CJ [00:02:48] Right? Classic. And I’ve seen clips here and there, so it does feel like it’s quite the cast of characters with big and different personalities. And also doesn’t one of the families have a dog? Because that’s definitely an instant win in my book. Anyway, before we go any further, maybe we should explain ourselves a bit because we could really get carried away talking about TV shows. Today’s episode is a continuation of episode 12 of the podcast, where we gave some book recommendations to help improve our English. But this time it’s all about TV, and I bet some of our listeners are wondering, “Wait. TV shows. I love watching TV, but what the heck does that have to do with CELPIP and improving English?”
Chris [00:03:38] Great point. So watching TV might not seem like the most intuitive way to practice your language skills because you just kind of sitting there staring at the screen, but it can actually be pretty helpful. Just think of all the sitcoms and dramas and mysteries you may have watched, not to mention reality shows and news broadcasts. It doesn’t matter about the genre. TV is just full of examples of natural language use.
CJ [00:04:05] That’s right. You may have even heard about people who learned a lot of English just through watching TV. For example, even though it’s a bit of an older show, Some students have really learned a lot from watching the sitcom Friends like a million times on repeat, and I’m, I’m showing a little bit about myself here but that’s definitely how one of the members of BTS learned how to speak English: entirely by watching Friends over and over and over.
Chris [00:04:27] Very true. Or even something like Modern Family, there’s lots of opportunity to derive meaning from context as the situations are easily understandable. And we’re not saying that simply watching TV is a valid alternative to intentional self study or language lessons if you really want to improve your English. But TV can definitely help. Whatever type of show you like to watch, you’re bound to come across new words and expressions used in natural contexts by native English speakers. So this is a great way to expand your vocabulary. And just like we mentioned in our previous episode about books, some test takers might even want to write down new expressions and words in a vocabulary journal.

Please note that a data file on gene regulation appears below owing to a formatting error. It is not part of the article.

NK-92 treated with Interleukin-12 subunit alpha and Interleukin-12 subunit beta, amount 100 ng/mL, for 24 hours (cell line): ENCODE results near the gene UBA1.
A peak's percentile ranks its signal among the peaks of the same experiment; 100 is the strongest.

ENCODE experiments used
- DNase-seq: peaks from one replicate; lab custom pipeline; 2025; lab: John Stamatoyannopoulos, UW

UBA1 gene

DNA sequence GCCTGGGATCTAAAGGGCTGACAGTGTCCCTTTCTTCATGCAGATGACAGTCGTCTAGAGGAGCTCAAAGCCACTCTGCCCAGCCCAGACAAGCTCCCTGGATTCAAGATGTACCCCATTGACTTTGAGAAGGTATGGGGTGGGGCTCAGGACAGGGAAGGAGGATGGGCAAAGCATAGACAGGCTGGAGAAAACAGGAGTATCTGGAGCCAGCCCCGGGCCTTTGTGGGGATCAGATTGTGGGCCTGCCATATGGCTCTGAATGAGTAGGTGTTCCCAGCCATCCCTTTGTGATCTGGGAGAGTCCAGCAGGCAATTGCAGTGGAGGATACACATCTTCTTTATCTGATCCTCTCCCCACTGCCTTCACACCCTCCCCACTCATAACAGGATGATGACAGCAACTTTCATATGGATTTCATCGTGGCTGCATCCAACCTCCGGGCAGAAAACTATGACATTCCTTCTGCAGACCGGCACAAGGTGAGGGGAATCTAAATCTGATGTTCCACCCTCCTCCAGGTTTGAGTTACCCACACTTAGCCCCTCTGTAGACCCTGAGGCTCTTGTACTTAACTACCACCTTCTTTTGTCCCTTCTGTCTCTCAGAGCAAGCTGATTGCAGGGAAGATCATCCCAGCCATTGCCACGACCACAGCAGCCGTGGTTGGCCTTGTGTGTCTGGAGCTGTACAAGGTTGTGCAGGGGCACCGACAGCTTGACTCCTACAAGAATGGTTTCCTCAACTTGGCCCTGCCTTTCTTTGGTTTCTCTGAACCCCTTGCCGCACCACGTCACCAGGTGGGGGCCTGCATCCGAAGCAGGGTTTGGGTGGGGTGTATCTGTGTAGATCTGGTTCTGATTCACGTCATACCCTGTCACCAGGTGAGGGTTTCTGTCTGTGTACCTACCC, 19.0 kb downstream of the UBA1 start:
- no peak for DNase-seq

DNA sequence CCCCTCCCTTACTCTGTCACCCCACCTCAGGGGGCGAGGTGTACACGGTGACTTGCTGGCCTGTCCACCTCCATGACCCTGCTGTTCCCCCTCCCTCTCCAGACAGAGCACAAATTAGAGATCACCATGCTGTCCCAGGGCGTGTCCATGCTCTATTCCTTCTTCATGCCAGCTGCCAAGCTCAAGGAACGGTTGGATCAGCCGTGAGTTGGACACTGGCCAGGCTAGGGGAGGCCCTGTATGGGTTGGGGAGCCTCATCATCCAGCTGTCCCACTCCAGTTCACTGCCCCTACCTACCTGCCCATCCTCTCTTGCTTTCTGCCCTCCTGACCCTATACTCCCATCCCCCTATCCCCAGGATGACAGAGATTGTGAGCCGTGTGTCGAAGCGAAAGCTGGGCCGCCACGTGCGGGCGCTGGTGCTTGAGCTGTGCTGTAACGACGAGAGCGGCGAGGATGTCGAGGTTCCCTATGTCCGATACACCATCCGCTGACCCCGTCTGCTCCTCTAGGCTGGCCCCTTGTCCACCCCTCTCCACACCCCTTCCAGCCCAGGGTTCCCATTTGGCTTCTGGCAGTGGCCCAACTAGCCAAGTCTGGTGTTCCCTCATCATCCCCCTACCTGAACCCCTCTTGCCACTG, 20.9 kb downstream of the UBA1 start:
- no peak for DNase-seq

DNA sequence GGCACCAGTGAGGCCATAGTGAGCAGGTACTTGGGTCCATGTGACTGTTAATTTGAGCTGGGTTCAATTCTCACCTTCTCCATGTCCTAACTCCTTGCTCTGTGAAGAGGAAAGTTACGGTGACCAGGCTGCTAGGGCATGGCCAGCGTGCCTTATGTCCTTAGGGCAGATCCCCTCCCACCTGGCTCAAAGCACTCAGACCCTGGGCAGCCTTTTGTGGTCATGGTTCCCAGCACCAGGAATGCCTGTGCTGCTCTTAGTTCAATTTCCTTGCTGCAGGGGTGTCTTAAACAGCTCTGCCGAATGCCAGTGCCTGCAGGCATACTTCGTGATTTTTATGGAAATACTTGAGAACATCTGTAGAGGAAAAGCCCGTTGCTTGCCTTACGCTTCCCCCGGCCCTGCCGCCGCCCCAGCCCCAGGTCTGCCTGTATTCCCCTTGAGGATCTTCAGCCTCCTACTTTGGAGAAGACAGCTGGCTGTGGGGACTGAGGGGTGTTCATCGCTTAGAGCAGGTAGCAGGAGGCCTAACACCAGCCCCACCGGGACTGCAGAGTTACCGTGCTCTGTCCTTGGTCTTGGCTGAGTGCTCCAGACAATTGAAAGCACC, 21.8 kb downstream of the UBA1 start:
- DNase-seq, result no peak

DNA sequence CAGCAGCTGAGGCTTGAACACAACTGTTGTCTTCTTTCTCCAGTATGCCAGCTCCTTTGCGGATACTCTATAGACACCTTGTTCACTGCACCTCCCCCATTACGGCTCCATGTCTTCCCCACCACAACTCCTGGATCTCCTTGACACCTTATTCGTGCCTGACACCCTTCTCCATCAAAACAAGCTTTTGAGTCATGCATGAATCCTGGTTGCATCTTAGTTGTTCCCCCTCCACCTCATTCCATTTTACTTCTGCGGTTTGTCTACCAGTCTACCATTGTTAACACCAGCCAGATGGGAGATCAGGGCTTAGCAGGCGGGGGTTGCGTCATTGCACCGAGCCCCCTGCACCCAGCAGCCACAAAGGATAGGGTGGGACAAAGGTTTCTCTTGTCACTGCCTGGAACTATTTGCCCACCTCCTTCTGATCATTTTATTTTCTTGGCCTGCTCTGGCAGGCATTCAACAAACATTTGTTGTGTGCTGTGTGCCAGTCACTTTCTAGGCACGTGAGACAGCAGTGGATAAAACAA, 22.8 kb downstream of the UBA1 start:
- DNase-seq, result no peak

CJ [00:05:10] Right? Totally. OK. So I’m going to try and get into my test taker mindset right now, and I have a question for you. How can test takers go about writing things down while they’re watching TV? I mean, speakers often talk pretty quickly, especially if it’s an action scene or something. So it might be tricky to understand every single word.
Chris [00:05:31] Oh, for sure. And that’s a great point. I think we all miss dialogue from time to time, but it’s not a big deal. Whether you watch a show on cable TV or streaming service, virtually every show will have the option to display subtitles. “Subtitles” is the term for the text that appears at the bottom of the screen, showing what each speaker’s saying at that moment. So if you want to see the precise language that’s being used or you want to check the spelling of a word, that’s a great method of doing so.